• Consider using a white board system to keep staff informed.
  • Keep any treated or sick cows well away from the milking herds.
  • Always milk the special care or treated cows last to avoid spreading illness and downgrading milk quality.
  • Follow MRST (Mark, Record, Separate, Treat) when treating cows with antibiotics to avoid milk quality issues.
  • Plan pasture rotations to try and minimise the distance travelled for milking by special care mobs.
  • If cows have been dried off and treated with a Dry Cow Therapy, while there is still a milking mob, then the dry cows must be very clearly identifiable and held behind very secure fencing as they adjust to the new routine and lower feed rations.
  • Remember cows are herd animals. If you must separate one, ideally give her a couple of companions to keep her company to reduce anxiety and potential risk of injury.
  • If you have separate paddocks for colostrum and springer cows, do not spread effluent on them as it can result in metabolic issues. If effluent has been applied leave it for at least a week before grazing.

Cow senses and behaviours

Understanding how cows experience the world differently to us can make moving cattle much easier on your farm. Everyone should be trained in basic stockmanship skills. It will help increase work efficiency, reduce stress on cows and people, and also reduce lameness and injuries.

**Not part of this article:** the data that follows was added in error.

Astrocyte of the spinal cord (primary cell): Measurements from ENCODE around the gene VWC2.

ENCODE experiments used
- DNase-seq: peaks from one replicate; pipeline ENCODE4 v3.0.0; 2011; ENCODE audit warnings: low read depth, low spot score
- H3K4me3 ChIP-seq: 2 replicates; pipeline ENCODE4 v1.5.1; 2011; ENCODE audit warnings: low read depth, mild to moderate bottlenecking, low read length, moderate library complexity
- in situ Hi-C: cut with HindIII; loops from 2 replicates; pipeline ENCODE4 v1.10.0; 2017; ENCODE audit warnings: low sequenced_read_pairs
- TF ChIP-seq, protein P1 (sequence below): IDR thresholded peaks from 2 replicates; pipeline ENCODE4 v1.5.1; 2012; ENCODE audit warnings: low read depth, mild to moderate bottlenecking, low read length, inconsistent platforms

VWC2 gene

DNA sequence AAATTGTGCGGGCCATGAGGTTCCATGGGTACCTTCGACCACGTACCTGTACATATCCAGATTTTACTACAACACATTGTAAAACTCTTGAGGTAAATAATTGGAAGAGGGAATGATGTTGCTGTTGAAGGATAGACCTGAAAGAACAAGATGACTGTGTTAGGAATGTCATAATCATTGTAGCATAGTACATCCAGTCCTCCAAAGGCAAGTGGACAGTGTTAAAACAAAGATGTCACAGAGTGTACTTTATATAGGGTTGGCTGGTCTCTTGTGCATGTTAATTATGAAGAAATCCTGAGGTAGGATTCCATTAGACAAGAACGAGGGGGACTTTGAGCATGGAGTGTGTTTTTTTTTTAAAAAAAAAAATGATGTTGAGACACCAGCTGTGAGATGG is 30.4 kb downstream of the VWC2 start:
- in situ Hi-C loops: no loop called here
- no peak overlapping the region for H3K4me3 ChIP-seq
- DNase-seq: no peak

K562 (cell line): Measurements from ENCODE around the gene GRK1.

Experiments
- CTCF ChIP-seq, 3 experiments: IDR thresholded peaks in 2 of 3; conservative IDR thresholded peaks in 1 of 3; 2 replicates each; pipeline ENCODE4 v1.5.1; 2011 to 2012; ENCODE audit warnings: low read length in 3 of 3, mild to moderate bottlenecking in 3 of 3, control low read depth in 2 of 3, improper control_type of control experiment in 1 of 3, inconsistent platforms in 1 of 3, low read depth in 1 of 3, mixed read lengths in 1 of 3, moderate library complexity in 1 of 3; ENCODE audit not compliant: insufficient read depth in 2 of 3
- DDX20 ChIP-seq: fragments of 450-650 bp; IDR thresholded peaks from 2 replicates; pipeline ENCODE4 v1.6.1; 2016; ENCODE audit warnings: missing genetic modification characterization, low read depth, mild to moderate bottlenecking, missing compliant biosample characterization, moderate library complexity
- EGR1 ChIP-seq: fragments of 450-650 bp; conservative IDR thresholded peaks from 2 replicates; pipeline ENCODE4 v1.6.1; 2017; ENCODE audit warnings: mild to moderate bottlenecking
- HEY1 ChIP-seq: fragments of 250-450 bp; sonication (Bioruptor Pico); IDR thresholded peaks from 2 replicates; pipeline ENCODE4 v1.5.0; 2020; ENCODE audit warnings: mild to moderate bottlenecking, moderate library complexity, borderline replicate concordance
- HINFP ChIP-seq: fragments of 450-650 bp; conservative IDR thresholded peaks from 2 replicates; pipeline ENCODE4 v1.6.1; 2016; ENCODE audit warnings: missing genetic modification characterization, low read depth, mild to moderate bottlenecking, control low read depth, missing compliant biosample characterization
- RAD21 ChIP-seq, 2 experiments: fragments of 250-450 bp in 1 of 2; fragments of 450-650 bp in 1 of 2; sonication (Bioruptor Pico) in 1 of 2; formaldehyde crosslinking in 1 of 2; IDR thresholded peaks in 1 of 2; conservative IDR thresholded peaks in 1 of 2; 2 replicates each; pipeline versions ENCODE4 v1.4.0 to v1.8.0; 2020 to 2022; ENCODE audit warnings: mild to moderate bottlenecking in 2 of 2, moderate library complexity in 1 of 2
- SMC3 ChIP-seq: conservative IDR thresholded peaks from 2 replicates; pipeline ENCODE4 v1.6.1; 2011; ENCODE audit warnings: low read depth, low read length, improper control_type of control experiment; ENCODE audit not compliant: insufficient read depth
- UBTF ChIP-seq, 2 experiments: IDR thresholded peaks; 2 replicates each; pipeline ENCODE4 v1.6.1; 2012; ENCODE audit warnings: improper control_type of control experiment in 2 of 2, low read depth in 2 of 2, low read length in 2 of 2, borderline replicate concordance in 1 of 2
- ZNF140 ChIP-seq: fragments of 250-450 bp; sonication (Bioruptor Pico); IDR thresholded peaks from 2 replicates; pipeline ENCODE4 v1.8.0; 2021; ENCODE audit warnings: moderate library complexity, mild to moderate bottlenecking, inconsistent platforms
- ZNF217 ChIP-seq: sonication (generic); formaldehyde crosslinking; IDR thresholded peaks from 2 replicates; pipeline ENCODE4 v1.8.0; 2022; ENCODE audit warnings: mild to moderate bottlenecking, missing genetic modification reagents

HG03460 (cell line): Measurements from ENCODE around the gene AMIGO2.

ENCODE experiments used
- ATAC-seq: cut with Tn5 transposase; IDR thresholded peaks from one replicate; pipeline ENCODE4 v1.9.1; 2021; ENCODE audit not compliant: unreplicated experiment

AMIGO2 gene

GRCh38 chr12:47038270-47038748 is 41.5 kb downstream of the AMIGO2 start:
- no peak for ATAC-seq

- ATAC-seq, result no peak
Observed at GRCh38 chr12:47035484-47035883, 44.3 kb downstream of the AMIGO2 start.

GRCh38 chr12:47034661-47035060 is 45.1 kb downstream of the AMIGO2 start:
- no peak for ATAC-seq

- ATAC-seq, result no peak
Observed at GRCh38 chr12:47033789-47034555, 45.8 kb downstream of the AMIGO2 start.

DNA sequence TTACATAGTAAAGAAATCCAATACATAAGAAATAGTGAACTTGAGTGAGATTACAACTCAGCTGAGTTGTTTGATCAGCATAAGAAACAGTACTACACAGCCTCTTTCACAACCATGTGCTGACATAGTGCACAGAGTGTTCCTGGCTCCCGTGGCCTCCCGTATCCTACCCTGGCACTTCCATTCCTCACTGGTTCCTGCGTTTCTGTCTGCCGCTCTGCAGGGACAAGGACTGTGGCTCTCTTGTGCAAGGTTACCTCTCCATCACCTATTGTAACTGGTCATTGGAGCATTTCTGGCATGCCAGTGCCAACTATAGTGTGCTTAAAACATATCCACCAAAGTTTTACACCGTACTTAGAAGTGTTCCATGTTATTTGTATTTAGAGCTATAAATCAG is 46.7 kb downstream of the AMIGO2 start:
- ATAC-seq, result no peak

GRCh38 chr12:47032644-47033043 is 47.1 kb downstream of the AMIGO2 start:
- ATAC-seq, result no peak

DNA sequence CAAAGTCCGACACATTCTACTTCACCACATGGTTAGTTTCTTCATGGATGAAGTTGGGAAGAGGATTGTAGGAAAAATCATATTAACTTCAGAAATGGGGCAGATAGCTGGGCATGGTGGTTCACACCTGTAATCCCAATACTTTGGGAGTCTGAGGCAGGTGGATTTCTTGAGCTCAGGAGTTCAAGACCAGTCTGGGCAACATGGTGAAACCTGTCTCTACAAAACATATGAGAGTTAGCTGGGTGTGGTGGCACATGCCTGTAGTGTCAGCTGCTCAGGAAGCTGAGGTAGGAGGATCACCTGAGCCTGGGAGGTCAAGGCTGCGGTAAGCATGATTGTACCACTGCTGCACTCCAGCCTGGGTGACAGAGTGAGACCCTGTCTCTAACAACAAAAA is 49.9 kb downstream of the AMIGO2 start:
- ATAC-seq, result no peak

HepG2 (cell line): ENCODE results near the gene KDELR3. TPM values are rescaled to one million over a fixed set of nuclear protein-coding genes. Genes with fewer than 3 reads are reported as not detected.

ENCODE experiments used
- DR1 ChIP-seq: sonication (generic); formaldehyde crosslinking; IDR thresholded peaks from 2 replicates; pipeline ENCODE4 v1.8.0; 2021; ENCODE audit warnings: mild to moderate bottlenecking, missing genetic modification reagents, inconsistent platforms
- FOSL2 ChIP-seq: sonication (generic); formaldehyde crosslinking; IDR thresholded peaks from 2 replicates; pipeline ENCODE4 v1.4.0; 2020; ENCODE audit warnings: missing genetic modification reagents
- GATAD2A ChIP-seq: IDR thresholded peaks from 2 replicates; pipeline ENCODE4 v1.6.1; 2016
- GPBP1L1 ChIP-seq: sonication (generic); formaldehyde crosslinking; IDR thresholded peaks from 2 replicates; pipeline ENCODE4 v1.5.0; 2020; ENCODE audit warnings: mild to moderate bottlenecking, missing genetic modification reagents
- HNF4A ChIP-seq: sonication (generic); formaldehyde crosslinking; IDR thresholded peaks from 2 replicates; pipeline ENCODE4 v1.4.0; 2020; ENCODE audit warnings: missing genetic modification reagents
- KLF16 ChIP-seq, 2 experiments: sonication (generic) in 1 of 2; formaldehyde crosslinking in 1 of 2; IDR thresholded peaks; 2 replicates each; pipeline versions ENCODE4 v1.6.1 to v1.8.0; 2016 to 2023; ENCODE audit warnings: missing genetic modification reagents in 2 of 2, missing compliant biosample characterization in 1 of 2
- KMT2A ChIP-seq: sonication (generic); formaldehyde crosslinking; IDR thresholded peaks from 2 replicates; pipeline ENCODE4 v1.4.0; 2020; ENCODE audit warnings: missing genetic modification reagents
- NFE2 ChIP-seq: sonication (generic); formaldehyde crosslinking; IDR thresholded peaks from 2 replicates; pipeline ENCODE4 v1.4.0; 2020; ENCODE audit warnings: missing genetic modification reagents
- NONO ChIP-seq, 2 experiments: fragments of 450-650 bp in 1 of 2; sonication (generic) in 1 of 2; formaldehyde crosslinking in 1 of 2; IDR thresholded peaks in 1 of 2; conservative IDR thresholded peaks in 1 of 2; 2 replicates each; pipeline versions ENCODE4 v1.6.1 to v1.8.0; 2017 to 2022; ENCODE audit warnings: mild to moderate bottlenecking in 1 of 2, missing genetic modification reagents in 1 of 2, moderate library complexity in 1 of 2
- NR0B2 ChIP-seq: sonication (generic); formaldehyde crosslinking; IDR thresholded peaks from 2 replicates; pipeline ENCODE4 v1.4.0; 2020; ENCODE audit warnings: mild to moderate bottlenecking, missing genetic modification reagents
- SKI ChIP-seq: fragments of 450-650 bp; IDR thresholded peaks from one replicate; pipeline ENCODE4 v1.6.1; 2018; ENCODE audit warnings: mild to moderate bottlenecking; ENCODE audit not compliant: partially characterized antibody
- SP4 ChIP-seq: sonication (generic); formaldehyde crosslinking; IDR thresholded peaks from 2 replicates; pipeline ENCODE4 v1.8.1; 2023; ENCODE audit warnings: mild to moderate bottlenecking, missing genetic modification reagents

Understanding how cows experience the world differently

Cow senses

Video 1:26 min

Bringing cows to the dairy

Poor cow flow is not usually a problem with the cows, but a problem with the environment. If cows are consistently slow on tracks and races, investigate the cause and correct it.

If cows have their heads raised when they are moved, or in the yard, it’s a sign that too much pressure is being placed on the herd and they are too tightly packed. They will be unable to watch where they place their feet or to avoid more dominant cows.

  • Movement in groups is best - cows will follow their herd mates.
  • Always use patience when herding cows, moving them gently on tracks and through gateways.
  • Avoid using dogs unless they are particularly quiet. Leave your dog tied up away from the dairy yard.
  • Talk to cows to keep them moving, but don’t frighten them. Use positive interactions such as a stroke, rub, or gentle contact.
  • Use separate herds for heifers and older cows, especially on farms with large herds. Although they will form a social hierarchy within their own herds, this will help prevent excessive bullying.
  • If the herd stops, do not put pressure on the rear cows. They will not move if the dominant cows in front of them have stopped. Move to the front of the herd and encourage the front cows to continue moving.
  • Make rules. For example, people on bikes should not be closer than two fenceposts behind the last cows. Make sure everyone knows the rules.
Last updated: Aug 2023